Western media criticism of the first World Cup hosted in an Arab country has been seen as an ‘old Orientalism refashioned for modern audience’.
The word ‘bisht’ topped the list of the most searched topic worldwide on Google, after Argentine star player Lionel Messi was draped in the traditional Qatari garment during his celebration of winning the 2022 Qatar World Cup.
Bisht also became the most searched in a number of countries, namely Qatar, Ghana, Sweden, the United Arab Emirates, and Argentina, a report by Eekad revealed.
Messi was draped in a black garment lined with a gold design, locally known as ‘bisht’, by Qatar’s Amir Sheikh Tamim bin Hamad Al Thani. For the Arab hosts of the region’s first World Cup, the gifting of the bisht was a symbolic a part of Arab culture in honouring guests.
The bisht is a traditional men’s cloak, part of the region’s ancient heritage, and is worn in special ceremonies.
This coverage took centre stage when Messi finally lifted the trophy that had escaped him for many years, where millions of eyes across the globe were anticipating arguably the greatest moment in football history.
“The image, of Messi covered and cloaked in the traditional Qatari garment, symbolised union. Even more so, cultural harmony between an Argentinian icon who will always be remembered for cementing his legendary career in Qatar, an Arab and Muslim nation that, like him, was underestimated for its size and stature,” penned Khaled Beydoun, a law professor at Wayne State University and the Berkman Center at Harvard.
Racism and Islamophobia
Whilst the act of gifting Messi a bisht received praise on social media in the region and beyond, it didn’t fail to trigger racism from Western pundits and journalists.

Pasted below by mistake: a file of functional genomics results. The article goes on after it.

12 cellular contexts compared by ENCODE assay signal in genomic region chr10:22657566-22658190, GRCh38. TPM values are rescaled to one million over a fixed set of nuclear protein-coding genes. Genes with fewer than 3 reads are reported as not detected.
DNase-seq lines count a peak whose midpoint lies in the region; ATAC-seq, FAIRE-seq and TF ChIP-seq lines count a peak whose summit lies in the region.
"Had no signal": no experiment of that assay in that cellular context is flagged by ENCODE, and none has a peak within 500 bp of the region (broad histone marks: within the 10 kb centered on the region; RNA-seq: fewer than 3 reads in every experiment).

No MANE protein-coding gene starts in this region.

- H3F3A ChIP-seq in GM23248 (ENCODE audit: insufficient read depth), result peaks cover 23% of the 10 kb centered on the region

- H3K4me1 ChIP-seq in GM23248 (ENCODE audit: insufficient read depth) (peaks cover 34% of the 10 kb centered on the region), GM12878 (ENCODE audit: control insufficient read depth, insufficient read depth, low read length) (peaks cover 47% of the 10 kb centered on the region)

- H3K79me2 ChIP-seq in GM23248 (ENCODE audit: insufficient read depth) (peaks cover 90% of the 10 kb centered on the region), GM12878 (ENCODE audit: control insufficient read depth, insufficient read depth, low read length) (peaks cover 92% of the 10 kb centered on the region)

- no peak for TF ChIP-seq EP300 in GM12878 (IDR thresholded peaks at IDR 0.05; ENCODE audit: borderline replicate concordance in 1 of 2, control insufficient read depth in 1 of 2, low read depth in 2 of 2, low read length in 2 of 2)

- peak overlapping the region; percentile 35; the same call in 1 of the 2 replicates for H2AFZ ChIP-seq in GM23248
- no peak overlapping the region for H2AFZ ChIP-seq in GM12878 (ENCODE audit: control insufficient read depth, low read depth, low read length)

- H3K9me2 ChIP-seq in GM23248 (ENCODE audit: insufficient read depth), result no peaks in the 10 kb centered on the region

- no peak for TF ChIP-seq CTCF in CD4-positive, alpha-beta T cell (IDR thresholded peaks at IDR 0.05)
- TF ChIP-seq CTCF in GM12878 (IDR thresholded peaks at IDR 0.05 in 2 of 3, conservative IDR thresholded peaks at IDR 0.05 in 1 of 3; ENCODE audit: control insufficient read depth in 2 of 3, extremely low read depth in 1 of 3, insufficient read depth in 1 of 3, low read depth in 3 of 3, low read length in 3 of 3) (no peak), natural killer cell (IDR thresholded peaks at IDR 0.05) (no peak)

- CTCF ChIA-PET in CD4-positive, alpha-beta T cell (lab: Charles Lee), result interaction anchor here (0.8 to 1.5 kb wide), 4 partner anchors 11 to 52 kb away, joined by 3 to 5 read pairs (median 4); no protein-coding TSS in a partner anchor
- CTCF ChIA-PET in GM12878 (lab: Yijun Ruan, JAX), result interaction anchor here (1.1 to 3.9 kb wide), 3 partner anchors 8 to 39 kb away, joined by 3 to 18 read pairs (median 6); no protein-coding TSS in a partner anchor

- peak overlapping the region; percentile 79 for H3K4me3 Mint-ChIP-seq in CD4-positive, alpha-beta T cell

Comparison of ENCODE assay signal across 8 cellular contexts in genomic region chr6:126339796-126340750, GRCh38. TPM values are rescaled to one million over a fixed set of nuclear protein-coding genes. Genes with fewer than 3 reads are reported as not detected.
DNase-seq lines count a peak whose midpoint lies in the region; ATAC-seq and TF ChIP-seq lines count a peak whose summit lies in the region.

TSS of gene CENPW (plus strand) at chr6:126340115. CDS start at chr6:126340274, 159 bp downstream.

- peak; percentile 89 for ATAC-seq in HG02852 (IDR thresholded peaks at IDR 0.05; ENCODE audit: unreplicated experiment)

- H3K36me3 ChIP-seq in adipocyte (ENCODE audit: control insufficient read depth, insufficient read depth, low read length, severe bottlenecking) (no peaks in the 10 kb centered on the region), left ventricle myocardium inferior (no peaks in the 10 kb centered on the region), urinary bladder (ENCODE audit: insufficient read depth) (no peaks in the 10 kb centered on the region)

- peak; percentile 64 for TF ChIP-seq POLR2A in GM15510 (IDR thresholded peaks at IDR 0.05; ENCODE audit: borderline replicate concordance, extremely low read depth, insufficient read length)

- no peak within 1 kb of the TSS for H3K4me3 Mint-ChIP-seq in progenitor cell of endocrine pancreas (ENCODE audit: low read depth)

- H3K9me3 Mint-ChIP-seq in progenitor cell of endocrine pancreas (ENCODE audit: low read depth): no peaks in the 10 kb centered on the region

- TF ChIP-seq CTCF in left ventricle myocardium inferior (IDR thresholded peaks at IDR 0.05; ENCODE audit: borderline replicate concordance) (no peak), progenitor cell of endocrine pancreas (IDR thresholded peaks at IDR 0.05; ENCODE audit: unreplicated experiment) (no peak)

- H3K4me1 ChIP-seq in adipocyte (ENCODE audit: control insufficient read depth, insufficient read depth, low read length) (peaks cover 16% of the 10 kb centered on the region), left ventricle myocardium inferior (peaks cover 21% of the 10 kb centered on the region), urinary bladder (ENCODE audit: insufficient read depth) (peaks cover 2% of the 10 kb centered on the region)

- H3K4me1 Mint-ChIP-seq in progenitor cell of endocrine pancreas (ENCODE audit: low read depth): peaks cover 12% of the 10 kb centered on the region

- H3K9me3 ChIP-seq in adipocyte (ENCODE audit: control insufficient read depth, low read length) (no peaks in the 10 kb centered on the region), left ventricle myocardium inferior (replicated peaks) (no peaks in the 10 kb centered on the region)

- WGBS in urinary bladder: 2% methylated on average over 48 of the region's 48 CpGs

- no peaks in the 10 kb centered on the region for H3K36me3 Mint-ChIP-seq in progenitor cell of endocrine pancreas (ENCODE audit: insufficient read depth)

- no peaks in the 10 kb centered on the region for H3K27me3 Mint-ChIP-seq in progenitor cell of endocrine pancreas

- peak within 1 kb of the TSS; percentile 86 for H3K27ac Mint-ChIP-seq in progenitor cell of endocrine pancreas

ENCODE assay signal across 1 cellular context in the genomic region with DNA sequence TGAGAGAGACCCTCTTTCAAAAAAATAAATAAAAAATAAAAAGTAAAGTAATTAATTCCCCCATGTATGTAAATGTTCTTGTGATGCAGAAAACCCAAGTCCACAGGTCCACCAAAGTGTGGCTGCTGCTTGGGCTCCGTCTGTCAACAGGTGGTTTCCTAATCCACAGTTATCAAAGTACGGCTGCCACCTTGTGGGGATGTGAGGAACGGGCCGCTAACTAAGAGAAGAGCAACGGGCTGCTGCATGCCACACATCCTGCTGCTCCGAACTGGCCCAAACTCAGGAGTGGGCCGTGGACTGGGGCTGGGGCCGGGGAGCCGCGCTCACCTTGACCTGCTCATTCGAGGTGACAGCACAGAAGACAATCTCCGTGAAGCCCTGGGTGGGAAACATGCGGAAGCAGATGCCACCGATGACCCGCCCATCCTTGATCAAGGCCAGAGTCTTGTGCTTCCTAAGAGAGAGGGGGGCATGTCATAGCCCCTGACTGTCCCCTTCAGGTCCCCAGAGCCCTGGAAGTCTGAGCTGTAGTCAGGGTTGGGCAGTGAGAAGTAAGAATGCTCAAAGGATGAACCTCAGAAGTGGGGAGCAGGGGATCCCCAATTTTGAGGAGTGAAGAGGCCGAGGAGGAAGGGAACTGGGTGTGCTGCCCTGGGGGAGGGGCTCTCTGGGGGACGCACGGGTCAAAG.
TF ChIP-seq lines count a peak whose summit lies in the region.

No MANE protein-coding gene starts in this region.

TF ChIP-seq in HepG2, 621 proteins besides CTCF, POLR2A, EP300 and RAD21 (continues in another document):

BBC pundit Pablo Zabaleta asked “Just why? There’s no reason to do that,” while BBC host Gary Lineker said it was “a shame they’ve covered his shirt” during what was “a magic moment”.
Meanwhile, ESPN journalist Mark Ogden described its as a barber’s “cape” while HITC Sport’s Dylan Walsh compared the traditional clothing to a “Victoria Secret robe”. Both of those tweets have now been deleted and the journalists issued watered down criticism of the moment.
The Telegraph referred to it as “the bizarre act that ruined the greatest moment in World Cup history,” while an Australian media site charged Qatar with “hijacking” Messi’s moment—a word used particularly disparagingly of Arabs, wrote Beydoun.
“It should come to no surprise that the vast majority of this tirade came from Britain, the faded empire that replaced the spilling of colonised blood with the modern spilling of postcolonial ink,” Beydoun said.
Western media criticism of the World Cup hosted in Qatar has been seen as an ‘old Orientalism refashioned for modern audience’.
Explaining the iconic move, Hassan Al Thawadi, secretary general of Qatar’s tournament organising committee, told BBC Sport “it is a dress for an official occasion and worn for celebrations”.
“This was a celebration of Messi. The World Cup had the opportunity to showcase to the world our Arab and Muslim culture. This was not about Qatar, it was a regional celebration.
“People from different walks of life were able to come, experience what was happening here and get to understand that we may not see eye to eye on everything, but we can still celebrate together.”
Amid the storm of anger and complaints, many social media users pointed out the symbolic gesture in the move and the pride they felt as the traditional Qatari garment was embraced by the superstar.
“Everyone is complaining about how Messi wore the Qatari Bisht. But he doesn’t seem bothered at all. LOOK AT THE CONFIDENCE. The truth is Europeans just can’t fathom the fact that an Arab country just hosted probably the best World Cup from the games to the organisation,” one such Twitter user said.
Making a reference to the symbolism and metaphor behind the Amir’s decision to dress Messi in the ‘bisht’, another user said: “I’m probably in the minority here but I thought Lionel Messi wearing a bisht was a nice touch. Bishts are given to Arab warriors after a victory in battle or to royalty… Messi just won the greatest battle of them all and confirmed himself as the king of football.”